Determined to stop the shelter, the West 58th Street Coalition filed a lawsuit in 2018 alleging that the building was too “unsafe” for its occupant and that “crime and loitering” caused by the shelter would result in “irreparable injuries.” The coalition has also spent at least $287,000 on advocacy lobbies against the shelter, according to nonprofit news site The City. They spent another $100,000 on billboards in Iowa with the goal of prodding de Blasio during his short campaign for president in 2020.

Despite the coalition’s efforts, the state appeals court gave the city the last green light in May to open the shelter. The group did not respond to the Guardian’s request for comment.

Steve Banks, the city’s homeless services commissioner, told The City that the campaign against the shelter has been the “longest and most litigation funded” against opening any shelter.

Battles against homeless shelters have erupted across the city in recent years. Manhattan’s Upper West Side has been engaged in a discussion about a luxury hotel that has temporarily become an emergency shelter for the homeless during the pandemic as the city tries to turn away passengers in shelters. Recently, residents of a neighborhood in Queens expressed concerns about several homeless shelters that have opened within a few blocks of each other.

Homeless advocates say concerns about homeless shelters are often exaggerated, creating a hostile environment for those who need a place to live.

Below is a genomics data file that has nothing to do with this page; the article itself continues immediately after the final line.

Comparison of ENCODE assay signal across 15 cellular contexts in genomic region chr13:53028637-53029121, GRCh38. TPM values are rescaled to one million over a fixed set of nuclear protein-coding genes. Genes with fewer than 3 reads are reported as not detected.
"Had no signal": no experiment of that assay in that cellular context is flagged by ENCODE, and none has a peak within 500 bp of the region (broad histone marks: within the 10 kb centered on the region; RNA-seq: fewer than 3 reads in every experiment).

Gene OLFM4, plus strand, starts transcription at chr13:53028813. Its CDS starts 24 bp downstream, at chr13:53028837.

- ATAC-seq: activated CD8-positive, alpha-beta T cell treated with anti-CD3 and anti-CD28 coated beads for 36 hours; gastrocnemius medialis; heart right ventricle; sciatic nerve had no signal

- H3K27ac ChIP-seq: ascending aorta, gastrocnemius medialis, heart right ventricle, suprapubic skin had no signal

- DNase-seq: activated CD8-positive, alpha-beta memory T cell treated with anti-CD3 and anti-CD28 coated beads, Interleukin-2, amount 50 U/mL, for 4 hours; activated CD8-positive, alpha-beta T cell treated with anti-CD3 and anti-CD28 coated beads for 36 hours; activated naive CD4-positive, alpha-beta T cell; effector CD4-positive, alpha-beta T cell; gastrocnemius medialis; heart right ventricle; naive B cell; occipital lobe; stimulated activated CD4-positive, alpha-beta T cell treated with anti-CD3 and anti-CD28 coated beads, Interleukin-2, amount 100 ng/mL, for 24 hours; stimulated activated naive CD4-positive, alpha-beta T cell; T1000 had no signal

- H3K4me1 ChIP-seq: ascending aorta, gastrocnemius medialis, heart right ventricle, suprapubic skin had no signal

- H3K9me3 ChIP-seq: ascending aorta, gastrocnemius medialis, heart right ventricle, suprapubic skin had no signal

“There are usually a lot of fears and anxieties that don’t really materialize once the shelters are open,” said Jacqueline Simon, director of policy at homeless advocacy group Alliance for the Homeless. Simon noted that the court’s ruling in favor of the city shows that the city can prevail in lawsuits against homeless shelters.

“One must ask who would have benefited from the Savoy Park Shelter if it had not been inoperative for all these many years,” she said.

While many of the new homeless shelters face opposition, some have been met with indifference and even community support. Despite vocal opposition against shelters on the Upper West Side of Manhattan and Kensington in Brooklyn, residents of both neighborhoods organized donation drives for local shelters.

On a Tuesday morning about a month after the Park Savoy shelter opened, the building looked like any other street in midtown Manhattan, filled with briskly walking office workers and groups of tourists heading to Times Square.

Despite the legal battle over Savoy Park, residents of the neighborhood told the Guardian that the opening of the shelter has not caused any problems so far.

“I was very worried about that for various reasons,” said John, who lives in a nearby building and wants to be referred to only by his first name. “I had a feeling there would be these real tramps moving around, but I didn’t see any problems at all.”

“I see one or two people walking in, but they look harmless.”

A woman walking her dog, who moved into the neighborhood a few months ago, said she didn’t realize that a homeless shelter had opened.

John Sheehan, who lives in the neighborhood and works on advocacy for the homeless who live on the street, said he hopes the community will eventually adopt the shelter once people realize it won’t affect the quality of the neighborhood.

“I think the shelter is a statement that says we are willing to give people a chance to move forward, improve their lives, and have a safe place to live,” Sheehan said. “This should be something we should be proud of.”